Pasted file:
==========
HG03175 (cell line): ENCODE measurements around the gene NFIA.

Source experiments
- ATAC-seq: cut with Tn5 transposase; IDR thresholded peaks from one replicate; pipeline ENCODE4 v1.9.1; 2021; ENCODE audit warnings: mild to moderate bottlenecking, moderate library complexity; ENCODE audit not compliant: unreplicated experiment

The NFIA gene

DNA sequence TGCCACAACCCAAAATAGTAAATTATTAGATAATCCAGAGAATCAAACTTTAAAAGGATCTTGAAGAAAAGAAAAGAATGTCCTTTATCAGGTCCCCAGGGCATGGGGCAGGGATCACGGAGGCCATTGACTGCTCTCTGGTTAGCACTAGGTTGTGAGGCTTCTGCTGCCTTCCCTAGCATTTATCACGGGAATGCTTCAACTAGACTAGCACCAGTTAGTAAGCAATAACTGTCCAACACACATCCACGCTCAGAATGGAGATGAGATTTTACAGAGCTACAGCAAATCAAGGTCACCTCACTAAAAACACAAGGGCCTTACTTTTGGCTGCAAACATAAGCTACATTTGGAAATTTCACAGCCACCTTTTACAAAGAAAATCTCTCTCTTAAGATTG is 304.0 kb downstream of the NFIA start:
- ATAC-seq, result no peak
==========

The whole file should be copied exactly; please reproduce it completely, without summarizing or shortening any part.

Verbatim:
HG03175 (cell line): ENCODE measurements around the gene NFIA.

Source experiments
- ATAC-seq: cut with Tn5 transposase; IDR thresholded peaks from one replicate; pipeline ENCODE4 v1.9.1; 2021; ENCODE audit warnings: mild to moderate bottlenecking, moderate library complexity; ENCODE audit not compliant: unreplicated experiment

The NFIA gene

DNA sequence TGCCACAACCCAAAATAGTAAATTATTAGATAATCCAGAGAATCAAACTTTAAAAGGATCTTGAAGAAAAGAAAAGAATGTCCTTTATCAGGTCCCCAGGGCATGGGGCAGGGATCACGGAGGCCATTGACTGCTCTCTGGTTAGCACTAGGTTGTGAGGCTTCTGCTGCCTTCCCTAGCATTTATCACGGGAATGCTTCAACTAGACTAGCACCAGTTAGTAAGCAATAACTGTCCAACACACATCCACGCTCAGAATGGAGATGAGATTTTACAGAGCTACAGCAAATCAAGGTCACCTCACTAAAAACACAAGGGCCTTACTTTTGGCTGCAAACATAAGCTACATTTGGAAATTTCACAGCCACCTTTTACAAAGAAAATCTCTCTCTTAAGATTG is 304.0 kb downstream of the NFIA start:
- ATAC-seq, result no peak